DISCLAIMER: The writer does not endorse or participate in underage drinking in any way, shape, or form beyond writing about it. However, he does acknowledge that it happens, and that this story depicts a situation where it happens.
It isn’t unusual for me to be out this late. It isn’t even unusual for me to be this far from home. What is unusual is how I chose to spend my late night. Normally, I would be sitting at a friend’s house, drinking hot cocoa or a mocha (never tea or coffee, at least not without a fight.) Stacy and I would be watching Netflix, or cramming for an upcoming test, or commiserating about a paper we’re definitely going to fail. Tonight, that’s all out the window — so to speak. And, ironically, literally. I climbed out my window to get where I am, so that my parents wouldn’t know. I even gave in to cliche and stuffed my bed so it looks like I’m still under the covers. Here’s hoping my parents don’t find out I’m nothing but a stuffed tiger and some extra blankets.
Anyway, let’s get back to the story at hand. I find myself at a club which boasts the dubious name of the Greasy Monkey. The spacious dance floor held bodies of all genders dancing with whatever gender they pleased. Booty shorts and skinny jeans and miniskirts mingled together, a blur of styles that fizzle together in between the music. I see my friend Stacy, the entire reason I find myself here this late, dancing with someone of an unidentifiable gender, with far more enthusiasm than she ever has for anything at school. She brought me here tonight to supposedly get over her latest romantic entanglement falling flat, but it’s clear she has an ulterior motive. Judging by her complete abandonment of me the second she got through the door, she seems to have the intention of getting me to, in her words, “loosen the hell up.” She and I have been friends for years, doing everything from Comic-Con to Gay Pride to playdates with our cats together. The gay guys were friendly at Pride, so they should be friendly here too, right?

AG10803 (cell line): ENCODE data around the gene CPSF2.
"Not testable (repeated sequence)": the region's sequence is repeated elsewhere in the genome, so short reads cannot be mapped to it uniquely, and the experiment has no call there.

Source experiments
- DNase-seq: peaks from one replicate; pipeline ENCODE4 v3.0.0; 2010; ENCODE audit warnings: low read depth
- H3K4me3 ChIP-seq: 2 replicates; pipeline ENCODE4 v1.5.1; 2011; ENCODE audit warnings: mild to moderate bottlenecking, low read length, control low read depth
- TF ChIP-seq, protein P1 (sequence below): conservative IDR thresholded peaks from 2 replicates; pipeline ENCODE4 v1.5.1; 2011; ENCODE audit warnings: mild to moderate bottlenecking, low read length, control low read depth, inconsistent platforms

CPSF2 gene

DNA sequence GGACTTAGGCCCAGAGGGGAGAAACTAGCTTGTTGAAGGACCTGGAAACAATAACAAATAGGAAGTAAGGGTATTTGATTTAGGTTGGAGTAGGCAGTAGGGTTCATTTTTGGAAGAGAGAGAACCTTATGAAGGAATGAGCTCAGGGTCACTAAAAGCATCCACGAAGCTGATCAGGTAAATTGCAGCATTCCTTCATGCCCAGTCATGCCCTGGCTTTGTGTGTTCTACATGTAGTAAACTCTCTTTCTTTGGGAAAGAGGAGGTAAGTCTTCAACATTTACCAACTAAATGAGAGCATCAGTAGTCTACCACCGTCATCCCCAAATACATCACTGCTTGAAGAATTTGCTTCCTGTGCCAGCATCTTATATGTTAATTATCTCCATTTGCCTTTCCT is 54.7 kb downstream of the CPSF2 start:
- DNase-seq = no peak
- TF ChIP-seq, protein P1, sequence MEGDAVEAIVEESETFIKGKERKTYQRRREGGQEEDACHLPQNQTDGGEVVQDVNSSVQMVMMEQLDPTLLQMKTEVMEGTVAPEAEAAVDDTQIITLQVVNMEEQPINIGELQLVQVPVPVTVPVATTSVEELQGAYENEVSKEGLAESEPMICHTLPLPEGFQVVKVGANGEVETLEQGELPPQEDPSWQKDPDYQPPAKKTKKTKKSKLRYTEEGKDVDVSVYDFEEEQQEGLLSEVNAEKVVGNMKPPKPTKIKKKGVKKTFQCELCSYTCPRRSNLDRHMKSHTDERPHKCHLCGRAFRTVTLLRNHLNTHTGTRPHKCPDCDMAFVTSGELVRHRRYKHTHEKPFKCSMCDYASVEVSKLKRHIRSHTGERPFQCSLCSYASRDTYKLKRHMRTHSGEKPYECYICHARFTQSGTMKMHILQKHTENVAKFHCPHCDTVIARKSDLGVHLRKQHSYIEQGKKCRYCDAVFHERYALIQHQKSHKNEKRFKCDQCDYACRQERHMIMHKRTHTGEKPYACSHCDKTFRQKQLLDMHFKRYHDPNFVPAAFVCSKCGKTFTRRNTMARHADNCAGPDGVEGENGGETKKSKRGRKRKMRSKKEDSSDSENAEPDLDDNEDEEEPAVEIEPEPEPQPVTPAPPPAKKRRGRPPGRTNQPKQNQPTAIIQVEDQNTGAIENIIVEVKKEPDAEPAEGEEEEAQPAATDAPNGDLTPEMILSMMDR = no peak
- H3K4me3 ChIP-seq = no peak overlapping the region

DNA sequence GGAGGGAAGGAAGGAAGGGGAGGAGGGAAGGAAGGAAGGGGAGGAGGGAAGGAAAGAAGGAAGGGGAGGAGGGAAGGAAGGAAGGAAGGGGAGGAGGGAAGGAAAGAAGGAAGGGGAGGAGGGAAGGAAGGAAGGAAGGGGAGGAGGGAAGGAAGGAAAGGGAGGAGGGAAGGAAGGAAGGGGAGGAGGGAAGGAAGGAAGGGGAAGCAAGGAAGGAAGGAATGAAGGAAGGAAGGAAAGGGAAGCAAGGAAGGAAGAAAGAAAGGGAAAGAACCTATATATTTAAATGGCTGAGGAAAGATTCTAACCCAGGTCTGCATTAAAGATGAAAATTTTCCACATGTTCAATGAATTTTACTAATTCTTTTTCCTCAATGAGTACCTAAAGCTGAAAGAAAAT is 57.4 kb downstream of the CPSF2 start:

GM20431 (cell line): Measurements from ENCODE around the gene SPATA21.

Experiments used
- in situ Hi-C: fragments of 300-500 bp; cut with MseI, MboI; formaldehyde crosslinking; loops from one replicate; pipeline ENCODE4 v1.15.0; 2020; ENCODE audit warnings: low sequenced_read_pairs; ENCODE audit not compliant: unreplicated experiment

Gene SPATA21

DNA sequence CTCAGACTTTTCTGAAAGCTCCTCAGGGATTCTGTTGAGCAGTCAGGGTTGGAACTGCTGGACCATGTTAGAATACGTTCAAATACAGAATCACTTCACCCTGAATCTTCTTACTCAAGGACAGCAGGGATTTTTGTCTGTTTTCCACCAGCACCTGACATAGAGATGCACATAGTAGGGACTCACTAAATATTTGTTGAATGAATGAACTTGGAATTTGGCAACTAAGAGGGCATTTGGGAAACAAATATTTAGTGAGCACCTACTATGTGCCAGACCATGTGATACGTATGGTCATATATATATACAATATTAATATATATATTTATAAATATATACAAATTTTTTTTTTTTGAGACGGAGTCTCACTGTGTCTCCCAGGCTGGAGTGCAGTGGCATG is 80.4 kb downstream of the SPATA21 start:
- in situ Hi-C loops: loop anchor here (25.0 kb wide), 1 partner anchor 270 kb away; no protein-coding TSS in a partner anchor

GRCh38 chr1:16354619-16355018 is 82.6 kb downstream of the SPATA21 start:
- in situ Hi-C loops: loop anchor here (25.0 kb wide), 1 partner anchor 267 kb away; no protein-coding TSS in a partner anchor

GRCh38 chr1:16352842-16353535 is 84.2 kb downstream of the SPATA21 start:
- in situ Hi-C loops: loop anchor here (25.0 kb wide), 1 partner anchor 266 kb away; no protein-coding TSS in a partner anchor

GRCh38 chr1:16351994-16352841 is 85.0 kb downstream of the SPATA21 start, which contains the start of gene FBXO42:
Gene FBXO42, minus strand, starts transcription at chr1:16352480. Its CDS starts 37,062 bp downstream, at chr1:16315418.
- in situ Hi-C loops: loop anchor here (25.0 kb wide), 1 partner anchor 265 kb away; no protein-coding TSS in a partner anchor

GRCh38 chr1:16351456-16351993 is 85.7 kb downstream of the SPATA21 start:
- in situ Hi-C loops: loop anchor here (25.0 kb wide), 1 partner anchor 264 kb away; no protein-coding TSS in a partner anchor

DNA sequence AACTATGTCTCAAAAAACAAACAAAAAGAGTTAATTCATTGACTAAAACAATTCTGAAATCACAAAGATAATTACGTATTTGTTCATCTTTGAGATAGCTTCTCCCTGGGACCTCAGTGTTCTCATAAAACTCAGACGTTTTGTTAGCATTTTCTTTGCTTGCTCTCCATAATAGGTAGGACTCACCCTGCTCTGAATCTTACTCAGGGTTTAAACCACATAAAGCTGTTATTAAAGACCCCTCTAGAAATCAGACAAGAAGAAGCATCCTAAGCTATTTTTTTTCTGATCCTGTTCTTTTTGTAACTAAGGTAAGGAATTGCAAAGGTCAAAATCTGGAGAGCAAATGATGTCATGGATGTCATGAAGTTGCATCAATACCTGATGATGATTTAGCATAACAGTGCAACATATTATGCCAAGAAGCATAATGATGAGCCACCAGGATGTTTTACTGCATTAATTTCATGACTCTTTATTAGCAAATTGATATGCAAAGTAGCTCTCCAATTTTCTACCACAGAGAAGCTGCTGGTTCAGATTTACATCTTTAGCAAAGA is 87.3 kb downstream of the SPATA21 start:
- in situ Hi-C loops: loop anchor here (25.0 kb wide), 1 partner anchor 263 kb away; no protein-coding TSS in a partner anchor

I fiddle with the collar on my borrowed flannel shirt, shifting in my painted-on skinny jeans, trying to find some kind of comfortable position. I finally make myself leave the wall and head over to another excuse not to dance, the bar. I can’t buy myself a drink, of course, but that doesn’t mean I’m not drinking. I hope to god the standards in Maine are low enough that somebody decides to buy me a drink.
I saunter to the best of my ability towards the bar, barely avoiding the crowd of bodies on the dance floor thumping to the beat of some new Calvin Harris song, and took a seat on the stool. As soon as my feet leave the ground, a small ache begins to form in my ankle, no doubt from the shoes I wore tonight. They are nowhere near comfortable, but goddamn if they aren’t stylish as hell. As I settle into my stool, subtly checking out my surroundings, I almost instantly see a drink in front of me.